Wrapping trees

Asked November 9, 2017, 12:00 PM EST

Hello, my next question for the experts is: should I wrap my newly planted trees? Landscaping was installed this summer. We have several aspen trees which the deer have used as scratching posts. In addition, is wrapping necessary to protect the trees from weather related damage? Online there are pros and cons to wrapping. Can you weigh in please. Thank you, Gina

Denver County Colorado trees and shrubs

1 Response

I would weigh in on the side of wrapping a young, newly planted, or thin-barked tree for the first few winters. The Colorado State Forest Service suggests wrapping the trunk of thin-barked trees like honey locust, maple and linden because of drastic winter temperature fluctuations that can cause "sun scald." Young trees, newly planted trees, and thin-barked trees (cherry, crabapple, honey locust, linden, maple, mountain ash, plum) are susceptible to sun scald in the winter.

Sun scald is really an incorrect term as the sun doesn’t actually ‘scald’ the trunk or bark of the tree. Scald shows up on the west or southwest side of the bark in the spring following the winter months. On cold winter days, the sun can heat up bark to the point that cellular activity is stimulated. The bark temperature drops at night, killing the active cellular tissue.

Older, more established trees are less subject to sun scald because the thicker bark can insulate dormant tissue from the sun's heat ensuring the tissue will remain dormant and cold hardy. Sun scald can be prevented by wrapping the trunk with a commercial tree wrap, burlap, plastic tree guards, or any other light-colored material, up to the first branch. The wrap will reflect the sun and keep the bark at a more constant temperature.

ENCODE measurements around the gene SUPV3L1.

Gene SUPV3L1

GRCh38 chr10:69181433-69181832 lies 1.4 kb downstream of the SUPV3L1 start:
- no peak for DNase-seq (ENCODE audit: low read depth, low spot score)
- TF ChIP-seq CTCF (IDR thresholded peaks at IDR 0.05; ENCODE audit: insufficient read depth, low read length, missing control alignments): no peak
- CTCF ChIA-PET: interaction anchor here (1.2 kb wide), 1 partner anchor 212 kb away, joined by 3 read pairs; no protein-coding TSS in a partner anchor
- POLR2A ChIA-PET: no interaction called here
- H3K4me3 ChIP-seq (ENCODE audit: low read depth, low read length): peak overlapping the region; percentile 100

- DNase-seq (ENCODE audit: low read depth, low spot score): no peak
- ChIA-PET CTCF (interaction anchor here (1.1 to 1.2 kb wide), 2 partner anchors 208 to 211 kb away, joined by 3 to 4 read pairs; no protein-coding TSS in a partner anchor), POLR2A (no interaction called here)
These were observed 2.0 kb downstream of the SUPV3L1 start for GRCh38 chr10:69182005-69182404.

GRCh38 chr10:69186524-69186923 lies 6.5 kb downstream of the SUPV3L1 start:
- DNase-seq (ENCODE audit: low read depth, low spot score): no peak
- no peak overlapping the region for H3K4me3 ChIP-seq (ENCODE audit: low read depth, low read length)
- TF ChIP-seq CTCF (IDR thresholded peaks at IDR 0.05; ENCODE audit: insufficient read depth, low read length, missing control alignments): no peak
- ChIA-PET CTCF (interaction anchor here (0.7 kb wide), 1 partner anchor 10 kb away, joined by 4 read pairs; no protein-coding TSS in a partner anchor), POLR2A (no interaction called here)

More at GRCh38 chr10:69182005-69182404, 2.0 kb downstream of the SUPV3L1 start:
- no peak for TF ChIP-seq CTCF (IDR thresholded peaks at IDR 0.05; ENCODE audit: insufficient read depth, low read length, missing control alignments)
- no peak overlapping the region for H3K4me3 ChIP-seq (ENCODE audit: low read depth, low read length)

Put the wrap on in the fall and remove it in approximately April or after the last frost. Newly planted trees should be wrapped for at least two winters and thin-barked species up to five winters or more. .

Other important winter tree care includes:

1) Mulching the tree with 2 to 4 inches of wood chips, bark, leaves, or other organic mulch near the base of the tree, but not touching the trunk. Mulch reduces soil evaporation, improves water absorption and insulates against temperature extremes.
2) Watering in the area extending from the trunk to the extent of the longest branches. Water slowly, with a sprinkler or soaker hose, at the rate of 10 gallons per inch of tree diameter. During extended dry periods in the winter (more than two weeks without snow cover), water on warmer days, when snow has melted off and the temperature is above 40 degrees.

Best of luck with your new trees,